Spanish banks accused of ruining masses of mortgage holders
10 March 2011 @ 13:09
When Spaniard Jose Antonio Langarita decided to buy his own home in 2006, he had no idea of the magnitude of the risks he was taking.
Spain's property bubble had not yet burst, it looked like home prices would soar indefinitely, and that even low-income earners could afford to become home owners.
Three years after being granted a mortgage of nearly 80,000 euros (112,000 dollars), Langarita had unexpected expenses on his car, and he was unable to make the monthly mortgage payment of 450 euros.
At the time, he was earning 1,100 euros a month as a cleaning company employee.
Langarita's home - located in Arroniz in the northern region of Navarre - was put up for auction. When no buyer appeared, the bank seized the property for 50 per cent of its value and informed Langarita that he still owed the lender 28,000 euros.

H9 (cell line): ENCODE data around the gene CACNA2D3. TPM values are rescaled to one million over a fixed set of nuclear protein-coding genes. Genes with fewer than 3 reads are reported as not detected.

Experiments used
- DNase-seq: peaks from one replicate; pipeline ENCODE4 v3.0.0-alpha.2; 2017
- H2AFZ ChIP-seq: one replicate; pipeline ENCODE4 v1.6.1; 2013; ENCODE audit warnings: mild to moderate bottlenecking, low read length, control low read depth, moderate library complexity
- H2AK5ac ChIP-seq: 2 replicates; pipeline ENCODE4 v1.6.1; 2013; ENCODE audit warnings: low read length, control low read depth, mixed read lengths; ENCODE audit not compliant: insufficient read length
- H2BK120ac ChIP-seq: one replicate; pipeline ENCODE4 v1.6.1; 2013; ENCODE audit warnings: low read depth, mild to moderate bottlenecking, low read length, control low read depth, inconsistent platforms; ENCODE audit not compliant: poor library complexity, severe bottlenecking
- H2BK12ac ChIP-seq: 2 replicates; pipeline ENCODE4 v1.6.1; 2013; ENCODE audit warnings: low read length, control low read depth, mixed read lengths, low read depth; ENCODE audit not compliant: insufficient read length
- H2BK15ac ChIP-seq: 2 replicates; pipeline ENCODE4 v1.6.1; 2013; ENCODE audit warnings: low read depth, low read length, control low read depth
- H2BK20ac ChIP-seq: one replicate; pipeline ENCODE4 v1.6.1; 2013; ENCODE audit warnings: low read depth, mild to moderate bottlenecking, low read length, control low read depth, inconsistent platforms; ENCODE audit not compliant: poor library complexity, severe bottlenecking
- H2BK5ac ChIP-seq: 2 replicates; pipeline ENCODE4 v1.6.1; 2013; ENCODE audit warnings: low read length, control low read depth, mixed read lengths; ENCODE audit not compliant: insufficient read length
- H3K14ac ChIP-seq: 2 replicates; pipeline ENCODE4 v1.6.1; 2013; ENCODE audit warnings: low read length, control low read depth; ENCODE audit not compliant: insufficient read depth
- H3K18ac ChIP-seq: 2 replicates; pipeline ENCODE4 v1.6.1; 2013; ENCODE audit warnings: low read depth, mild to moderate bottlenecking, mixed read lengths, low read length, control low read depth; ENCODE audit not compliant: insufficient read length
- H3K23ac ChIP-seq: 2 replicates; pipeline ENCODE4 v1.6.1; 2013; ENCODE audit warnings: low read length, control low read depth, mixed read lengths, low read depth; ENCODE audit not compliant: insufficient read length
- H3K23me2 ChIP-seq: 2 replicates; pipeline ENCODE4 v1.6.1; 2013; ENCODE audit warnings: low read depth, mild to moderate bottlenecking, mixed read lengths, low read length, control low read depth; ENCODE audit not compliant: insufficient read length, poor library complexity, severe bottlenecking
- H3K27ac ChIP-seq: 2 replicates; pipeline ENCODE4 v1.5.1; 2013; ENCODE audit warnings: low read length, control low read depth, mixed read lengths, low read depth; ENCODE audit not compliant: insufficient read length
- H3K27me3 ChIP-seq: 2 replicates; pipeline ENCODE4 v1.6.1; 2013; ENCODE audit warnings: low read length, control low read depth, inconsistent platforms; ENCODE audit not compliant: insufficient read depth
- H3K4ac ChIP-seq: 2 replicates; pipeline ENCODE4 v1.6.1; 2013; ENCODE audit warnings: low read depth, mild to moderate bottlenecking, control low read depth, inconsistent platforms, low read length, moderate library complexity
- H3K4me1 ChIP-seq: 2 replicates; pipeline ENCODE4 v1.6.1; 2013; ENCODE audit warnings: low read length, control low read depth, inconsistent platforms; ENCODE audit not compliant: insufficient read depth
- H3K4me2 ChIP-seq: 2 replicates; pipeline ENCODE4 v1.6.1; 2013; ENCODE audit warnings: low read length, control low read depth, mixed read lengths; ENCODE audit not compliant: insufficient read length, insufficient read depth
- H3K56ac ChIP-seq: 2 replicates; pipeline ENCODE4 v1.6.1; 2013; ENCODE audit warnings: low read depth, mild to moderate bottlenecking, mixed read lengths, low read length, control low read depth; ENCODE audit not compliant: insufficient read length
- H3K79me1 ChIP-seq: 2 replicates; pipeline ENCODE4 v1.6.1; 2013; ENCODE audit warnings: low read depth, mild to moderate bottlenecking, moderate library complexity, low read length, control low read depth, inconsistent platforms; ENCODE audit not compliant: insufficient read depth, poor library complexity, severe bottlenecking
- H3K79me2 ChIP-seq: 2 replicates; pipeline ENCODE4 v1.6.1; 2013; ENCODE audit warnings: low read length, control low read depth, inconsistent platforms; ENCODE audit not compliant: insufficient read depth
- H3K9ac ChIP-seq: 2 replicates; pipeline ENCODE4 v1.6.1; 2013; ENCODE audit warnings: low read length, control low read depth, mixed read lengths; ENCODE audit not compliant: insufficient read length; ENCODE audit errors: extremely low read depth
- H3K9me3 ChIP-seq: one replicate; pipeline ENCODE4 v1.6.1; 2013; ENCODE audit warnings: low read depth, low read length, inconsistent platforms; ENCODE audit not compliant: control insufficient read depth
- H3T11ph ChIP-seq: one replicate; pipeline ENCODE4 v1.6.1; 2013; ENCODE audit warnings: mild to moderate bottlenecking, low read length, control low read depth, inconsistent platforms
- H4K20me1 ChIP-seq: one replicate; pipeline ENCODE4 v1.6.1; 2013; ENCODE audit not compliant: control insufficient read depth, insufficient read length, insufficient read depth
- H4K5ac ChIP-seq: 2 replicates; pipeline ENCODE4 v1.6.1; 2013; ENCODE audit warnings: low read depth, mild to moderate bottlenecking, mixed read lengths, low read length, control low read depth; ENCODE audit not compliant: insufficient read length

'I could not understand why - if I had already lost my home, and hardly had enough to eat - I had to continue paying the bank,' Langarita said in an interview with the daily El Pais.
In a ground-breaking ruling, a Navarre court said recently that Langarita did not have to give the bank anything but the mortgaged home.
That ruling and a few other similar ones have sparked a debate on whether Spain's financial institutions unethically plunged hundreds of thousands of people into economic precariousness by granting them mortgages they would obviously have difficulties paying.